Dunedin, New Zealand, my city - my people

Thursday, March 8, 2012

Impacts of being shy.

Why I like being alone.
Wikipedia defines "shyness" as - In humansshyness (also called diffidence) is a social psychology term used to describe the feeling of apprehensionlack of comfort, or awkwardness experienced when a person is in proximity to, approaching, or being approached by other people, especially in new situations or with unfamiliar people. 
By this definition I am shy. I was showing my replacement around the Newspaper chaplaincy the other day and introduced her to the manager we report to. He was talking about chaplains and chaplaincy and said how we were all different. He said something like, "Some people can bowl up to anybody and start a friendly conversation with no trouble at all." - and he pointed at me? He's a nice guy but he is wrong! He does not see the inside stress I have in "bowling up to anybody"!  The woman replacing me will go well. She is confident yet sensitive enough to do a good job, and I think she will be good for the women in the workplace. I have trouble with women! Especially with younger women.
What do you say after "Hello"? How do you not come across as a DOM?
Workplace support chaplains are to call past people's work station and make themselves available for conversation. We are to build relationship with people so that they feel comfortable coming to us if they need to. I "bowl up" to a young woman in a workplace and introduce myself and say "Hi" or "Hello" and maybe ask about their work. They respond with a one word answer. Now often with men you can just hang around and watch what they are doing and conversation will start up again. Older women often reply with more content. But I feel like a jerk "loitering with intent" around young women! I feel awkward, thinking that they will feel like I am a D.O.M. (Dirty Old Man) I somehow feel like if I push the conversation they will feel "icky", like I am forcing myself on them. So I am "diffident" "shy" "apprehensive" etc. I tend to move on and not talk.
But not just women....
I find myself getting apprehensive with almost every new meeting I have. Stupid but real. This is particularly true if I suspect that the person does not want to make contact with a minister, chaplain or me. I always tend to expect rejection when meeting people. Even when I am received warmly I think, "They would not like me if they really knew me."  It is a strange way to be in my job. It impacts on everything I do. I do not delegate when I should. I would rather do it myself than face possible rejection asking somebody else. I do, however, steel myself and go ahead and meet people, and generally am accepted. It will be interesting when I retire, I may happily become a hermit.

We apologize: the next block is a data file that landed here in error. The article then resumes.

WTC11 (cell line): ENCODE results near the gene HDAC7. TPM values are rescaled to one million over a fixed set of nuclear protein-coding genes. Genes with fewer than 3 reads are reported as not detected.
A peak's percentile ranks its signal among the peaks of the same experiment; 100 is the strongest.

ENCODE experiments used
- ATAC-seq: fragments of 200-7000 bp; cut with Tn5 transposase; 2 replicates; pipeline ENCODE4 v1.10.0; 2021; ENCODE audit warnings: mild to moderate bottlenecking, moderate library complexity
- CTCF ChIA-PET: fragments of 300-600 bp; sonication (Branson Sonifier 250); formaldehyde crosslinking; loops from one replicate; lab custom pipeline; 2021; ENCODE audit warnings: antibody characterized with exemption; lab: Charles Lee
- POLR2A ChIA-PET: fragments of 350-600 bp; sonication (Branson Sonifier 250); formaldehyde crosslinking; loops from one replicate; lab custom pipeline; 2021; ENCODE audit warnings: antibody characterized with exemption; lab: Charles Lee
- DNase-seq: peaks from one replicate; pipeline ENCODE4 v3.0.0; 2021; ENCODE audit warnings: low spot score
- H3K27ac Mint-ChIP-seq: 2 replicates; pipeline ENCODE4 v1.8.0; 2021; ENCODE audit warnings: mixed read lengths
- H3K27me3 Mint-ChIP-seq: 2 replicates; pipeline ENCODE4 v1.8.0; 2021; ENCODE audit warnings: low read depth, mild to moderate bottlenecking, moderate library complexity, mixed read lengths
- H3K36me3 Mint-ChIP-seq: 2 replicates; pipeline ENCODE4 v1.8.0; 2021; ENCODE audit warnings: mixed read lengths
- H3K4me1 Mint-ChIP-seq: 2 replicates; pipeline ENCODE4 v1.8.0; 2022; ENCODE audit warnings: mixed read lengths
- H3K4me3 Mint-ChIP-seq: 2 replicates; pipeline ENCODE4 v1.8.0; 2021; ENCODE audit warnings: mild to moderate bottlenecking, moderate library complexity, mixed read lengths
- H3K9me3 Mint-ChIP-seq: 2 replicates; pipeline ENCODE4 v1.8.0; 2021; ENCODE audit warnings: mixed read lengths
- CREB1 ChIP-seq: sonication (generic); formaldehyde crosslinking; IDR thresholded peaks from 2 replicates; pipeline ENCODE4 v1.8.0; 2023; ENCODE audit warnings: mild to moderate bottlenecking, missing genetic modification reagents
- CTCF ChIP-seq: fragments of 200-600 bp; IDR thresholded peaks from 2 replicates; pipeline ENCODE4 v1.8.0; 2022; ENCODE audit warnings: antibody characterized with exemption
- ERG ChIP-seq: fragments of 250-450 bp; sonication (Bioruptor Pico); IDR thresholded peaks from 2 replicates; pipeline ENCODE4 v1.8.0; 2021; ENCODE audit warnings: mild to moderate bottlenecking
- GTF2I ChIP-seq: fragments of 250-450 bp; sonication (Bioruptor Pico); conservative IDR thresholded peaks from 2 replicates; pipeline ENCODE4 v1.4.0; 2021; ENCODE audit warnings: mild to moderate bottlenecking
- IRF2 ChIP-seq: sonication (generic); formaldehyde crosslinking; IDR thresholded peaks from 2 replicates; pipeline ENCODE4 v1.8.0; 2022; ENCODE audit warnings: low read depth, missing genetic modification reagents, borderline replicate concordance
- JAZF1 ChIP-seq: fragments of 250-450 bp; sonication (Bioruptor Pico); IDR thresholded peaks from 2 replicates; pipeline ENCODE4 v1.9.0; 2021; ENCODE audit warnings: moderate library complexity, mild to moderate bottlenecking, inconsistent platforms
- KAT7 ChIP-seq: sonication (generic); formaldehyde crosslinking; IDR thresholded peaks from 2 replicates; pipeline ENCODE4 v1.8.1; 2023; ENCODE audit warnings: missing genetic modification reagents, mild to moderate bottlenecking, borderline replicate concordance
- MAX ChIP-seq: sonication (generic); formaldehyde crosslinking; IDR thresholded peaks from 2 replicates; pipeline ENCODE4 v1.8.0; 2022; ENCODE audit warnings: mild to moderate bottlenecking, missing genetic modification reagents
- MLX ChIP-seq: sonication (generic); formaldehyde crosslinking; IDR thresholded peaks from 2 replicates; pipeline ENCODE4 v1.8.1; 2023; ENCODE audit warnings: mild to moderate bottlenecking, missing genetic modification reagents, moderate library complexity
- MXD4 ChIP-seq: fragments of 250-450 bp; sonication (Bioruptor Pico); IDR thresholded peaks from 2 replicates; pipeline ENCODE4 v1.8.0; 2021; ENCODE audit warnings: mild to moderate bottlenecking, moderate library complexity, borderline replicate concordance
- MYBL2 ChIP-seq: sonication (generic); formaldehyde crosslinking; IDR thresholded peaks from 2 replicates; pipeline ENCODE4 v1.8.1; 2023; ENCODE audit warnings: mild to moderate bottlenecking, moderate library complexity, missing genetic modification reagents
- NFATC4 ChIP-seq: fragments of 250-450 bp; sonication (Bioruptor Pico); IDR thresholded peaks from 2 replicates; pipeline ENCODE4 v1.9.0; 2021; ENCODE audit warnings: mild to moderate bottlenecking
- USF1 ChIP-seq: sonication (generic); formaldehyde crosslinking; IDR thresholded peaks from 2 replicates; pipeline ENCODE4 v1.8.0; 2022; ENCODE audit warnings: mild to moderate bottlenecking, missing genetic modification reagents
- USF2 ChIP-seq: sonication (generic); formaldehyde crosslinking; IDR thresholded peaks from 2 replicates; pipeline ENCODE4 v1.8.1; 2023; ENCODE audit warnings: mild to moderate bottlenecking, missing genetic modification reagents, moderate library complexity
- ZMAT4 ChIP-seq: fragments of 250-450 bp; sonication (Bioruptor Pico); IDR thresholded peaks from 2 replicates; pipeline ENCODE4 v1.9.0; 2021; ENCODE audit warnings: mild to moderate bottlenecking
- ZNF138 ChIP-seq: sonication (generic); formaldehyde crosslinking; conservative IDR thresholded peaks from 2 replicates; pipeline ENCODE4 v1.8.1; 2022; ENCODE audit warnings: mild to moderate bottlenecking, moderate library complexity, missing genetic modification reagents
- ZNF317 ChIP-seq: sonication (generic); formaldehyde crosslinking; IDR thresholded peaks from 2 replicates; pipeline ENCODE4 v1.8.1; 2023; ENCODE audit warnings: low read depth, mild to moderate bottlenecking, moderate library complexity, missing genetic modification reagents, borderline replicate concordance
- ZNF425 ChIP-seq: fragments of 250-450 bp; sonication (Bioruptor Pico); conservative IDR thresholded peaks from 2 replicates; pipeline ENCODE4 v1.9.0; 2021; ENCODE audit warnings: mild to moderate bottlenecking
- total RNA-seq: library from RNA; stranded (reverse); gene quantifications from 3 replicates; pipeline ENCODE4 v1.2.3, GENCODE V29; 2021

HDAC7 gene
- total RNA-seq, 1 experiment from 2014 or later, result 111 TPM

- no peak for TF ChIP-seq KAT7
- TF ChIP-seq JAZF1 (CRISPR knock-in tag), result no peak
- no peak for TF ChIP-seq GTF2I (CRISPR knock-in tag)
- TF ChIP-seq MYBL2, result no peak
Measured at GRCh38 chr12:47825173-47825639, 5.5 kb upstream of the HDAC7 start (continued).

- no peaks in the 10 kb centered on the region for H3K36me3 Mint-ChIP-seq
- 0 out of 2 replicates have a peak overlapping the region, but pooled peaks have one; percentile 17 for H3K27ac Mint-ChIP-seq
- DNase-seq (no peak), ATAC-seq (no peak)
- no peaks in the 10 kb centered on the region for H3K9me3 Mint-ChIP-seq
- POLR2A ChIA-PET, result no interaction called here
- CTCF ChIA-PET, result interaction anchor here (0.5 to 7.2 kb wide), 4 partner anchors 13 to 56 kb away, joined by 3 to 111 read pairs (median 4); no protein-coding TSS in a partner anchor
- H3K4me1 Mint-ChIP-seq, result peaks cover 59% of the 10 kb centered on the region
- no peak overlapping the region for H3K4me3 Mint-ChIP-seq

Public speaking is an effort...
I think I do a good job as a preacher, but my inner shyness makes Sunday mornings a big deal. Again people would look at me and think I am confident and that it is easy for me. But I have sleepless Saturday nights and often have to steel myself to do it. I find myself questioning my current environment and just last Sunday during the whole first hymn I hardly sang, because I really did not want to be there. Roll on retirement!
I also tend to avoid conflict...
On Friday nights at our drop-in we have a man who is immature in the way he plays pool. He gets mad when somebody consistently beats him and is often ill tempered. I have intervened several times over the years. He has at times threatened me with a pool cue but I always manage to cool things down or direct him out the door. Sometimes when I know the person he is mad at is strong as a person, I will let things go awhile and they often sort it out or come to a compromise. But it is annoying. Last Friday he got stroppy with a guy, usually its the same guy who can beat him consistently. My wife was nearby and stepped in and told him to cool down. He blithered on at her. I was looking from a distance ready to step in, but I thought as I watched, "You have taken on the wrong person tonight!"  She has raised five children and intervened in lots of disagreements and she will not back down. She eye balled him up close and said quietly but firmly,"We are getting sick of the childish way you play pool. You make it unhappy for a lot of people. If you cannot play in an adult way then you better leave." She made a deal with him to play one more game then he had to allow the other guy to play. He played his game and left. My wife does not look for conflict, but she is willing to confront if she has to. While I sometimes do it, I often avoid that "constructive" confronting. I can't be bothered with the agro. I was at a meeting the other night and during the night a guy made a couple of statements I disagreed with. It was on the tip of my tongue to express a contrary view, but I stopped. I thought about it and knew he would not take disagreement well, so I backed off. Was I wise? Was I lazy as a leader? I suspect his reactions to disagreement is almost a bullying tactic... It is how he has got his own way where ever he is. Maybe I should have confronted it? Was it my shyness preventing me from taking a true leadership role? I tend to say, "I'll just do my thing and ignore them."

Relationships are funny things. I guess my shyness leads me to enjoy times of being alone.

1 comment:

Bricky said...

Dave, I never would have guessed from your writings, and from the type of work which you have spent your life doing, that you would think of yourself as being shy.
The older I get, the greater my realisation that when communicating with people, what goes on within their minds is so often vastly different to what we perceive from the outside.